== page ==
Having driven to Hounslow Aldi to get them, I felt some kind of duty to taste all four of these aberrations. That Cotes de Gascogne has an initial elderflower taste which evaporates immediately, leaving only a faint lemony tang and a claggy feel as it warms up. The Ventoux is acrid, cheek-puckering and bitter. After an initial aggressive blast, the Minervois is flabby and flavourless, like a diluted cordial. And the Fitou is oily, flat and feeble, and labouring under a bouquet of Elastoplast. They are all, as Aldi might say, Mayored.

A spokesman from Aldi told the Mirror: “There’s no doubt that France produces some of the best wines in the world”.Well, if this was all the French wine I had tasted, there would be doubt in my mind  

He went on to say that “we really believe these wines have a certain ‘je ne sais quoi.'" Which he presumably doesn’t expect his customers to understand. Or did he mean to say ‘Juno say choir’?

Pardon My French? Sorry, no.


Thursday, 13 April 2017

Horrible Cheap Wines: A User's Half-Guide

So having got through my gutbucket Tesco indulgence (least worst turned out to be the generic Chardonnay, worst by a mile the Spanish red) and not yet having claimed my Brother-in-Law's booze run offerings (this weekend, I'm hoping) I am drifting a bit and therefore naturally prey to the first piece of cheapskate news that comes my way. Which turns out, equally naturally, to come from PK, who draws my attention to this from Majestic Wine: a bid to get properly stuck into the Cadbury's Creme Egg sector of the wine trade, with a choice of price-pointed, fun-loving, cartoon-driven generics, including, worryingly, a Spanish red and a Chardonnay with a picture of two cartoon men wearing comedy fruit headpieces.

Normally, I'd say yes to all this, because, after all, cheap'n'cheerful is exactly what I live for and will, in all probability, die of. There's something melancholy, though, about Majestic being reduced to cartoons of men in fruit costumes or their underpants in order to cop a piece of Tesco's business - because, back in their prime, the point of Majestic was that they found you entertaining, affordable grog which was every bit as entertaining and affordable as I'm sure their new Majestic Loves range will turn out to be; but which looked, and sometimes tasted, as if it had come from somewhere other than a huge industrial zone outside Valencia. I suppose you could say it had, or appeared to have, charm, once.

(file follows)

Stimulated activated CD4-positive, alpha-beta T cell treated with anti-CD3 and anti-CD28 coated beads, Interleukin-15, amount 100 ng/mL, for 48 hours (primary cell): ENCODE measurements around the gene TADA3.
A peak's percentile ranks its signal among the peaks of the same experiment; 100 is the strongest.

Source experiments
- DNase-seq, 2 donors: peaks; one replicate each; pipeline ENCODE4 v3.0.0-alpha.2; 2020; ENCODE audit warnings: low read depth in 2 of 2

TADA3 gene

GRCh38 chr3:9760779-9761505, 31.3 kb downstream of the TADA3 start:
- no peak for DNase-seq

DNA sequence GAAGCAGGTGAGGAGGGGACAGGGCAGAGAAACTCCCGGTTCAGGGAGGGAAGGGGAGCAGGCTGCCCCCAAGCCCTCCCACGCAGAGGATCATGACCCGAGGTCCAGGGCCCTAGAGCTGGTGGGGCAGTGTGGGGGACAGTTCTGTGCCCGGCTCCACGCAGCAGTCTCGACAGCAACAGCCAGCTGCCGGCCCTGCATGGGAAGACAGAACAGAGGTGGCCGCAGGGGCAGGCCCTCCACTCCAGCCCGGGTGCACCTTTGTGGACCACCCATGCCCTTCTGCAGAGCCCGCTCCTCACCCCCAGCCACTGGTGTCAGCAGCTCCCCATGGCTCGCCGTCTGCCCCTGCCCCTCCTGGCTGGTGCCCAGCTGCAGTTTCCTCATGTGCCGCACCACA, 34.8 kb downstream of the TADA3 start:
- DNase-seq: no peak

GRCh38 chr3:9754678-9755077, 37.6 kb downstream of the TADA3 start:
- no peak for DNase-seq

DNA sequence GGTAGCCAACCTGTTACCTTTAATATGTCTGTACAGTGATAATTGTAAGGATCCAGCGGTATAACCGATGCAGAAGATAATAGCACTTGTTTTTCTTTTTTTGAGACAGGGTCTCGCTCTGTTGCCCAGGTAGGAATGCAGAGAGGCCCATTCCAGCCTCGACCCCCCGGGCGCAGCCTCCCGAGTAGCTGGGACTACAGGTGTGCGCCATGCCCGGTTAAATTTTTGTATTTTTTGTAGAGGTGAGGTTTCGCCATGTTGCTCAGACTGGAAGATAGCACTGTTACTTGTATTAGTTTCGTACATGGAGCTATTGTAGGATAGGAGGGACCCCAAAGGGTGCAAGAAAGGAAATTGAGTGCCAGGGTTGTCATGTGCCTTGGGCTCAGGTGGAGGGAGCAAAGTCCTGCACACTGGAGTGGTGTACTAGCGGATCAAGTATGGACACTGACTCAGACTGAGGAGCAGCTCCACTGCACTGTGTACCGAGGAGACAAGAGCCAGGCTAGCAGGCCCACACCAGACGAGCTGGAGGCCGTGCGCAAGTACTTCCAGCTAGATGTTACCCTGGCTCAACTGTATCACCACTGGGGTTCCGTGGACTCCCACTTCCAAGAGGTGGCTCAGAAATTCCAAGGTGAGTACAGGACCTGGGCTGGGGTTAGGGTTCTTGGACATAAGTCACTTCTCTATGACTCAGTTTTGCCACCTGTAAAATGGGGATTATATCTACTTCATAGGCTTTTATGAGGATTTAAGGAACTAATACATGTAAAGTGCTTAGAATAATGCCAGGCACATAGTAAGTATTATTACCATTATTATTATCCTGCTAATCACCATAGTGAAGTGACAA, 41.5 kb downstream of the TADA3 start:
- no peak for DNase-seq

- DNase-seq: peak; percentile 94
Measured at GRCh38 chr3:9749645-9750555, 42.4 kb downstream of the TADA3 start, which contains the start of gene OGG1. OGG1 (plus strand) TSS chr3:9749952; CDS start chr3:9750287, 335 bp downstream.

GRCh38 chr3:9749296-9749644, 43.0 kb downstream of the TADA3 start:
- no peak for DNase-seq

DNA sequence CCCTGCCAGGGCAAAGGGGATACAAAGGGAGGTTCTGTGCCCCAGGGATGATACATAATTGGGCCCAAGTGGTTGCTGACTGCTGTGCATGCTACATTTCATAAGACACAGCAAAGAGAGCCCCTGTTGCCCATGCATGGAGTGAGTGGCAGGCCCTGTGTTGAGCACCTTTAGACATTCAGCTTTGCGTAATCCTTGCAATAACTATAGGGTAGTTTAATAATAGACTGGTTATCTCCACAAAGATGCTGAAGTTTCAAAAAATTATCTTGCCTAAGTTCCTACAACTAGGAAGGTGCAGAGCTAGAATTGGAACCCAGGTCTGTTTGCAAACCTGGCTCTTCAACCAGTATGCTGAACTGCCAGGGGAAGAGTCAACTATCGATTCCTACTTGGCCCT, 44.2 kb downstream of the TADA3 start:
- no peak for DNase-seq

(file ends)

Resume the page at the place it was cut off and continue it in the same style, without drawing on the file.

But this is where we are and I'm sure next time I'm in Majestic I will be drawn ineluctably towards the brightly-coloured junk at one end of the store with a view to wasting £5.99 multiplied by x, where x is > 1 but < 6. But then it occurs to me, not just that Majestic are being forced to try and out-supermarket the supermarkets, but that horrible cheap brazen wine is now so ubiquitous, especially in my world, that I must have evolved some kind of mechanism for choosing between these various rubbishes, something other than the point where cheapjack marketing meets blind chance.

So, after some head-scratching, I come up with three cardinal considerations: colour, bottling, provenance. When going downscale, red is always the first choice. Miraculously, a red can be both disgusting and yet just this side of drinkable. Yes, I've applied this rule too many times not to be caught out by it, but that's where I stand: especially if the alternative is white, which can be okay if you freeze it to the point at which it hurts your hand but which otherwise is nothing more than dirty alcoholic rainwater. Moreso with sparkling whites - something about the bubbles increases the toxicity, hard to escape even if you chill the stuff to a near-solid. And on no account should anyone touch a crap rosé. I don't know what it is about that drink: I've drunk some appalling rosés for which I've paid £7 or more, and the cheap ones are every bit as awful, only with an extra tramp-like hogo coming off them. And don't even mention Zinfandel Blush, the party squeaker of still wines.